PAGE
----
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Comcast Profit Advances 16% as Video-Subscriber Losses Slow

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Comcast Profit Advances 16% on Subscribers
Randy Groves, a Comcast Corp. field service technician, works on an overhead cable box during a residential cable installation in Reading, Pennsylvania, U.S. Photographer: Bradley C. Bower/Bloomberg

Aug. 3 (Bloomberg) -- Comcast Corp., the largest U.S. cable company, posted a 16 percent increase in second-quarter profit after adding Internet users, boosting sales at its NBC Universal unit and reducing video-subscriber losses.

Net income climbed to $1.02 billion, or 37 cents a share, from $884 million, or 31 cents, a year earlier, Philadelphia-based Comcast said today in a statement. Excluding some costs, profit was 42 cents a share, topping the 41-cent average estimate of analysts surveyed by Bloomberg. Comcast lost 238,000 video subscribers in the quarter, 10 percent fewer than in the year-ago period, when it lost 265,000.

Slowing video losses indicate Comcast is holding up against competition from AT&T Inc.’s U-verse, Verizon Communications Inc.’s FiOS, and satellite-television providers DirecTV and Dish Network Corp. It’s also a sign that demand for online-video providers such as Netflix Inc. and Hulu LLC isn’t increasing the rate at which customers abandon cable TV, said Craig Moffett, an analyst at Sanford C. Bernstein & Co. in New York.

“The cable side of Comcast is operating at a very high level and is out-executing the other U.S. operators at this point,” said Moffett, who rates Comcast shares “outperform.”

Cable competitors Time Warner Cable Inc. and Charter Communications Inc. both reported they lost more video subscribers in the second quarter than a year earlier.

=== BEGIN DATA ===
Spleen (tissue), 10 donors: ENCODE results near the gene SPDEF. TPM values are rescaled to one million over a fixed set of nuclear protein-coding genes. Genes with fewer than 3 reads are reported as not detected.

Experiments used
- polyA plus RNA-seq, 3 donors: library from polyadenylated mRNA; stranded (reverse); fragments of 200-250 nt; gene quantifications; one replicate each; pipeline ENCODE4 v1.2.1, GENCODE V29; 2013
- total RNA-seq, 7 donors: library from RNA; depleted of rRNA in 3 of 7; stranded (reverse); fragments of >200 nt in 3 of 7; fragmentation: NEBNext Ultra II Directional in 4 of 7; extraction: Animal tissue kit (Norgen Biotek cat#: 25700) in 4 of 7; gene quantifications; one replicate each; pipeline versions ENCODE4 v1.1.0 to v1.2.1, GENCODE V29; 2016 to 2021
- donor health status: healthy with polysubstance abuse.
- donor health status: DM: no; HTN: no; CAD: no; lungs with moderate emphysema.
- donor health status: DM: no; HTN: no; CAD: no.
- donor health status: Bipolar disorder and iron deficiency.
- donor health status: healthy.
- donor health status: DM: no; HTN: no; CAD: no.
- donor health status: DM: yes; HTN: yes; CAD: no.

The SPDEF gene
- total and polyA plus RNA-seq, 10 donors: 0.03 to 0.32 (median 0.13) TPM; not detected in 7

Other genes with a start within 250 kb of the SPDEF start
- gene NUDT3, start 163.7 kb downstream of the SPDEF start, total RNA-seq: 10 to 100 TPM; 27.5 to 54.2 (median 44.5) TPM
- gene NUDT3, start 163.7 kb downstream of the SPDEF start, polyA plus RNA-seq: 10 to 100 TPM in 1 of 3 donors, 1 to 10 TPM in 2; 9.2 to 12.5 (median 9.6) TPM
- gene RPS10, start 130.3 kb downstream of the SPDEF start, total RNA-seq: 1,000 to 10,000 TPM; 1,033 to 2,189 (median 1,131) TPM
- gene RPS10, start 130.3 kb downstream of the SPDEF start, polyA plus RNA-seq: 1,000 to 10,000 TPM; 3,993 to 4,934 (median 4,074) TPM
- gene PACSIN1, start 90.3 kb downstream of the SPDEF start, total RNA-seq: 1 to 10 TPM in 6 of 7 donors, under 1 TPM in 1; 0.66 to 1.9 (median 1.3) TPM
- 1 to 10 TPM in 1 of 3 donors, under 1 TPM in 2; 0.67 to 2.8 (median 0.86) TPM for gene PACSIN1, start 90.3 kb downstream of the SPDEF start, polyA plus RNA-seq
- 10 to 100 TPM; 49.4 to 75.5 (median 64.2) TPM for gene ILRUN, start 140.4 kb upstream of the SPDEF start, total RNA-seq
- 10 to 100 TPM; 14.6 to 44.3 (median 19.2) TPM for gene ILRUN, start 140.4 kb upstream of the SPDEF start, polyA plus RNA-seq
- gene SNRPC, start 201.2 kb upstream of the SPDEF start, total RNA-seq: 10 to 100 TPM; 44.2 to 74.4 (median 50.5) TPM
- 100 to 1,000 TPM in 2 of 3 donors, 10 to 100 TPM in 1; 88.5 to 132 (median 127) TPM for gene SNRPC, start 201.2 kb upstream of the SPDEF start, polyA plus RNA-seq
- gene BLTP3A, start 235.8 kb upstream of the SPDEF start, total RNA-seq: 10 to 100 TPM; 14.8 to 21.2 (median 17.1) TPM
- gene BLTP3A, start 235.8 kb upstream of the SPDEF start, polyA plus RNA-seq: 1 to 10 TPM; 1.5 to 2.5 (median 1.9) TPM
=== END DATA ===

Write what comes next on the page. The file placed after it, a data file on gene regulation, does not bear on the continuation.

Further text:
Comcast added 144,000 broadband subscribers, up 22 percent from a year ago, and 193,000 voice customers, 16 percent fewer than a year ago.

Shares of Comcast rose 4 cents to $22.77 at 4 p.m. New York time in Nasdaq Stock Market trading. They have risen 3.6 percent this year.

NBC Universal

Revenue rose 9.4 percent to $14.3 billion. That compares to an average estimate of $13.8 billion from analysts in a Bloomberg survey. Thirty-six percent of Comcast’s sales came from NBC Universal in the quarter, which had $5.18 billion in revenue compared with $4.42 billion a year ago. Comcast bought 51 percent of NBC in January from General Electric Co. for $13.8 billion in cash and assets.

Broadcast television revenue for NBC was $1.7 billion, up 19 percent from a year ago. NBC’s broadcast-TV advertising revenue rose 6.8 percent to $1.11 billion even though its regularly scheduled primetime programming trailed its network competition -- CBS Corp.’s CBS, News Corp.’s Fox and Walt Disney Co.’s ABC -- in ratings in the season ended in May, according to data from Horizon Media Inc.

‘Right Levers’

Cable-network revenue, which includes NBC Universal stations such as Bravo, MSNBC, and USA and Comcast-owned networks E! and Golf Channel, rose 13 percent to $2.17 billion.

“Comcast is pulling all of the right levers,” said Paul Sweeney, an analyst at Bloomberg Industries in New York, before the results were released. “They’re getting ad revenue at NBC and the cable stations, they’re buying back stock and they’re paying a dividend to shareholders.”

Comcast boosted its annual dividend in February by 19 percent to 45 cents a share and paid out $311 million in the second quarter. The cable provider bought back $525 million in shares this quarter and has $1.09 billion remaining in its board authorization.

(Comcast held a conference call today to discuss results. Go to {LIVE <GO>} for a replay.)

To contact the reporter on this story: Alex Sherman in New York at asherman6@bloomberg.net

To contact the editor responsible for this story: Peter Elstrom at pelstrom@bloomberg.net

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